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(Image and Footage : Dubai Media)
DUBAI WORLD CUP
“We’re all in for a helluva night.”
Racing fans around the world must’ve been bewildered when, about eight years ago, Dubai’s Ruler, Sheikh Mohammed announced through his deputies that he and his brothers would no longer be patronising the stallions of their arch rivals, John Magnier’sCoolmore group, nor buying their progeny at the yearling sales. Although no official reasons were given, the grapevine had it (strongly) that the Sheikhs’ noses were out of joint because the Irish seldom, if ever, bought the progeny of their stallions, and especially because they were said to have snubbed (or plainly put, “boycotted”,) the Dubai World Cup meeting by not sending their horses there. And when they did send one, exception was made that it was accompanied only by “the secretary.” If you know Tammy Twoomey, you’d hardly call her “the secretary”.
Of course, it happened when Coolmore were riding high, and sweeping all before them, and whilst their dominance wasn’t quite at the level it is today, (mainly because, at the time, the Arabs still possessed some competitive Coolmore-sired horses in their own armoury,) it was true that you seldom found a horse in the colours of any one of the Coolmore partners, Susan Magnier or Michael Tabor at the World Cup.
If you spoke to the Irish though, they’d proffer a simple explanation. Their horses were programmed for the European and North American seasons, and they needed a break. The winter was the perfect time. The Dubai World Cup, on the other hand, was something of an imposition on the racing programme, as it came late in the day in the traditional affairs of our sport, and we don’t like change, you know. But to be fair, it filled a great gap for racing fans all over the globe, because March happens to be a quiet time, particularly if you’re not European or North American. Besides, it injected a massive flow of funds into the game, to be welcomed no matter where it slots, and the lure of these riches is evident in the fields for this weekend.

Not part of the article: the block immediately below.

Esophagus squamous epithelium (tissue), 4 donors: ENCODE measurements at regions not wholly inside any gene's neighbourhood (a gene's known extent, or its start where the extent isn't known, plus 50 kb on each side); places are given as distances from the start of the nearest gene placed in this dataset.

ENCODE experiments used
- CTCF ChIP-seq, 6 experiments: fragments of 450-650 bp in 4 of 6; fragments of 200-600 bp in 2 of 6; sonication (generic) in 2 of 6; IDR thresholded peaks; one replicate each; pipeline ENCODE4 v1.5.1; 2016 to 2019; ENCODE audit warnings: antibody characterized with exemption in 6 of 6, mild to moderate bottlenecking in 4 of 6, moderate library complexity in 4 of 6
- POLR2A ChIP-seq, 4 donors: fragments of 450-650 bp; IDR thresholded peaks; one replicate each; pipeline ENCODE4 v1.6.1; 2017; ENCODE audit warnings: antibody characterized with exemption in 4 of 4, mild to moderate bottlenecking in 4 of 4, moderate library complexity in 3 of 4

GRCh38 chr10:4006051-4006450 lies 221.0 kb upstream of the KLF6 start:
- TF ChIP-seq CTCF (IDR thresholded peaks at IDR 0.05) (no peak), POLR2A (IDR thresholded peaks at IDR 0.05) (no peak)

There are five Group Ones and two Group Twos in Saturday’s World Cup extravaganza, and Coolmore have come to the party. Aidan O’Brien’s intent is especially evident in the Sheema Classic (Gr.1) ($5 million over 2410m), where he has engaged his two stars, Treasure Beach and St Nicholas Abbey. In the Duty Free, (also for $5 million over 1800m) he has Giant’s Causeway’s capable son, Await The Dawn, while he’s named his number one horse of last year, So You Think, for the $10 million World Cup itself. O’Brien has obviously decided to make a meal of the day with Wrote in the $2 million UAE Derby, and the team has another ticket in Mike de Kock’sViscount Nelson in the Godolphin Mile.
What is evident though, is that things have either thawed between these two leviathans of the game, and Coolmore have taken the practical route, or it may be a case of “cash in while there is war and we have the cattle.” Of one thing there’s little doubt: the Irish are there for the dough as much as the sport, and we’re all in for a helluva night.